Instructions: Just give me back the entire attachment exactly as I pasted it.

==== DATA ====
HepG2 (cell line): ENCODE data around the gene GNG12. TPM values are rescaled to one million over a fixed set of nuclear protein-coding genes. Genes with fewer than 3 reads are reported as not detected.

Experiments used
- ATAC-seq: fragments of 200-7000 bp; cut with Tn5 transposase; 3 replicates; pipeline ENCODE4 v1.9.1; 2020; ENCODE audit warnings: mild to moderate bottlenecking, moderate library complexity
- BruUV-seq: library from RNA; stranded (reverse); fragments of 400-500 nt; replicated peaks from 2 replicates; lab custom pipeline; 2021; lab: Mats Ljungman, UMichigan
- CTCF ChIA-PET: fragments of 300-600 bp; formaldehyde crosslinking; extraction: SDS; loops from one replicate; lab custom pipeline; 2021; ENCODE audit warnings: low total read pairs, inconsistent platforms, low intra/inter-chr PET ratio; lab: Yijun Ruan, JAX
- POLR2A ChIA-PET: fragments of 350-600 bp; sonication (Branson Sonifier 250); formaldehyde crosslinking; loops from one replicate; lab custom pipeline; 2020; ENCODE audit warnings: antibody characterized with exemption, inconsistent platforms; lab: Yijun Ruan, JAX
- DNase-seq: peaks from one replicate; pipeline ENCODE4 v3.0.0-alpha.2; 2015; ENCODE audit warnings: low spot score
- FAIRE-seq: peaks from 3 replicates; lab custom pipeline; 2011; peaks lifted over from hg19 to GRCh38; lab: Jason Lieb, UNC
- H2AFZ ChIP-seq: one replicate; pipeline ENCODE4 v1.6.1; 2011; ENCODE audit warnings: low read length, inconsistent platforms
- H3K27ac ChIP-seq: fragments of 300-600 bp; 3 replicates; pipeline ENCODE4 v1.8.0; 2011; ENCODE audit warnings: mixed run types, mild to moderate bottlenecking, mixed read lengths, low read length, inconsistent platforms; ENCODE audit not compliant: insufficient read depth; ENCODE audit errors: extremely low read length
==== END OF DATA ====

HepG2 (cell line): ENCODE data around the gene GNG12. TPM values are rescaled to one million over a fixed set of nuclear protein-coding genes. Genes with fewer than 3 reads are reported as not detected.

Experiments used
- ATAC-seq: fragments of 200-7000 bp; cut with Tn5 transposase; 3 replicates; pipeline ENCODE4 v1.9.1; 2020; ENCODE audit warnings: mild to moderate bottlenecking, moderate library complexity
- BruUV-seq: library from RNA; stranded (reverse); fragments of 400-500 nt; replicated peaks from 2 replicates; lab custom pipeline; 2021; lab: Mats Ljungman, UMichigan
- CTCF ChIA-PET: fragments of 300-600 bp; formaldehyde crosslinking; extraction: SDS; loops from one replicate; lab custom pipeline; 2021; ENCODE audit warnings: low total read pairs, inconsistent platforms, low intra/inter-chr PET ratio; lab: Yijun Ruan, JAX
- POLR2A ChIA-PET: fragments of 350-600 bp; sonication (Branson Sonifier 250); formaldehyde crosslinking; loops from one replicate; lab custom pipeline; 2020; ENCODE audit warnings: antibody characterized with exemption, inconsistent platforms; lab: Yijun Ruan, JAX
- DNase-seq: peaks from one replicate; pipeline ENCODE4 v3.0.0-alpha.2; 2015; ENCODE audit warnings: low spot score
- FAIRE-seq: peaks from 3 replicates; lab custom pipeline; 2011; peaks lifted over from hg19 to GRCh38; lab: Jason Lieb, UNC
- H2AFZ ChIP-seq: one replicate; pipeline ENCODE4 v1.6.1; 2011; ENCODE audit warnings: low read length, inconsistent platforms
- H3K27ac ChIP-seq: fragments of 300-600 bp; 3 replicates; pipeline ENCODE4 v1.8.0; 2011; ENCODE audit warnings: mixed run types, mild to moderate bottlenecking, mixed read lengths, low read length, inconsistent platforms; ENCODE audit not compliant: insufficient read depth; ENCODE audit errors: extremely low read length